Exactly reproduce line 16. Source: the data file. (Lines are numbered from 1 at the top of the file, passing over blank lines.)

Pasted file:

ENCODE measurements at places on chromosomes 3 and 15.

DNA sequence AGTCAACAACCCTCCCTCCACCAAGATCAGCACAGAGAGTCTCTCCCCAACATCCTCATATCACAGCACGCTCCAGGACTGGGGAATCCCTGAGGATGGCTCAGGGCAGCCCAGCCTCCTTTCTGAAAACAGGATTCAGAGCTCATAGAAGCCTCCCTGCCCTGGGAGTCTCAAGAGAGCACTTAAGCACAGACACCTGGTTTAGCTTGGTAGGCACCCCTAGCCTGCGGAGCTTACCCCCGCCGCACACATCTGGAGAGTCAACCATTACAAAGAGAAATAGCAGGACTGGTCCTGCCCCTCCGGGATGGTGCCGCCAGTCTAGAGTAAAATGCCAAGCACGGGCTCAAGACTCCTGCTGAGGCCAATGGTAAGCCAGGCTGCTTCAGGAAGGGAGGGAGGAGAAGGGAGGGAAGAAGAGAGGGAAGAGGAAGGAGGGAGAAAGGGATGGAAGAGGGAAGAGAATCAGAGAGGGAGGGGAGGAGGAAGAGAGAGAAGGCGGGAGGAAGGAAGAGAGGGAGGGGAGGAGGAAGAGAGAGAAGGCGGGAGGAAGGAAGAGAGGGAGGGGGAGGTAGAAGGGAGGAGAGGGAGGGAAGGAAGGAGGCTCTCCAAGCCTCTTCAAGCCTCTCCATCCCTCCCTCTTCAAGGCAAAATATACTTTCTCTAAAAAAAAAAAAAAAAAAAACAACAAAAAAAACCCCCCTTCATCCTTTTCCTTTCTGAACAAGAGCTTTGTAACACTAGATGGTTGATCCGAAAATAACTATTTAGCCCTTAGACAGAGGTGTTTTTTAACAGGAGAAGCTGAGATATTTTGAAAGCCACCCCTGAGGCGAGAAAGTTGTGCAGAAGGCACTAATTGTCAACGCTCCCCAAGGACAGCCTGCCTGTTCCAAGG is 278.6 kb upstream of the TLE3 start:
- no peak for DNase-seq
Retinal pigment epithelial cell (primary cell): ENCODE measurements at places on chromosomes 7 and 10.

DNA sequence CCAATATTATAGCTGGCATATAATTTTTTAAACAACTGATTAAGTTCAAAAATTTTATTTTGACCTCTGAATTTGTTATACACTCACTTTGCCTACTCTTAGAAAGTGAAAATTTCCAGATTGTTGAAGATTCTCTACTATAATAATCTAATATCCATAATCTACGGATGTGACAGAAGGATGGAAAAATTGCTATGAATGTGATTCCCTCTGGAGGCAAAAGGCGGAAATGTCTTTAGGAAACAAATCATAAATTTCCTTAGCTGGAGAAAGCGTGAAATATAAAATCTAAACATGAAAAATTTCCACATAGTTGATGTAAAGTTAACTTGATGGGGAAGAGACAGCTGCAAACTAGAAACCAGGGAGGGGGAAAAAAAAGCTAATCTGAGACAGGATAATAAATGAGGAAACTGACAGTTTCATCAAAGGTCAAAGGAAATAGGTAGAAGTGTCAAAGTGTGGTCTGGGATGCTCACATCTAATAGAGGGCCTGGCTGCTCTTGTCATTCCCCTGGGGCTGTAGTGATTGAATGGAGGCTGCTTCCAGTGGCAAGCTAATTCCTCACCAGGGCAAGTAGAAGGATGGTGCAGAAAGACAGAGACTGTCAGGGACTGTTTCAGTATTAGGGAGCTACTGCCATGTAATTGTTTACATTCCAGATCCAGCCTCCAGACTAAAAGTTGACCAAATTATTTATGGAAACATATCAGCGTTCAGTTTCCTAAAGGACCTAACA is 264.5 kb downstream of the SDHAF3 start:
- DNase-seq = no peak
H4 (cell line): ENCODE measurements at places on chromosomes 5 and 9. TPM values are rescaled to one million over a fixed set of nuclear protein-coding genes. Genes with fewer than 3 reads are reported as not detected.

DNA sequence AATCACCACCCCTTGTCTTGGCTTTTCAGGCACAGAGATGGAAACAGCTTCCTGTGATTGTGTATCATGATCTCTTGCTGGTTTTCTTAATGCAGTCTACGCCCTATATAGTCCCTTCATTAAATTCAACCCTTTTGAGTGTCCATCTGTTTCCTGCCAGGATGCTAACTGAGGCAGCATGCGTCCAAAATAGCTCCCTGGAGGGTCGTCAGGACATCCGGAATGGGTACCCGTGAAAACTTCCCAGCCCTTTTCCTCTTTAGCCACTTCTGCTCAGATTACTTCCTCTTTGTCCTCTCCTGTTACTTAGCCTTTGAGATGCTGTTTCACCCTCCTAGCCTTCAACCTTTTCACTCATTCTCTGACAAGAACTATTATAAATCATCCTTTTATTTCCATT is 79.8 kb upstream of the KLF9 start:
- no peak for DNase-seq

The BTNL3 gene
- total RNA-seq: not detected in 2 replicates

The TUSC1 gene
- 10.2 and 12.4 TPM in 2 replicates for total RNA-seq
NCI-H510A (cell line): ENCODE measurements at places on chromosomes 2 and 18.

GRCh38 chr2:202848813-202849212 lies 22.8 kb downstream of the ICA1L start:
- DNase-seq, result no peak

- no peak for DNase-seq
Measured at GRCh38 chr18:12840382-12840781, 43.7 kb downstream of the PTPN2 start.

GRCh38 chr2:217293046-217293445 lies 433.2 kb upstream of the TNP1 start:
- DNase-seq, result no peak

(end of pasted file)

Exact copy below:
- DNase-seq, result no peak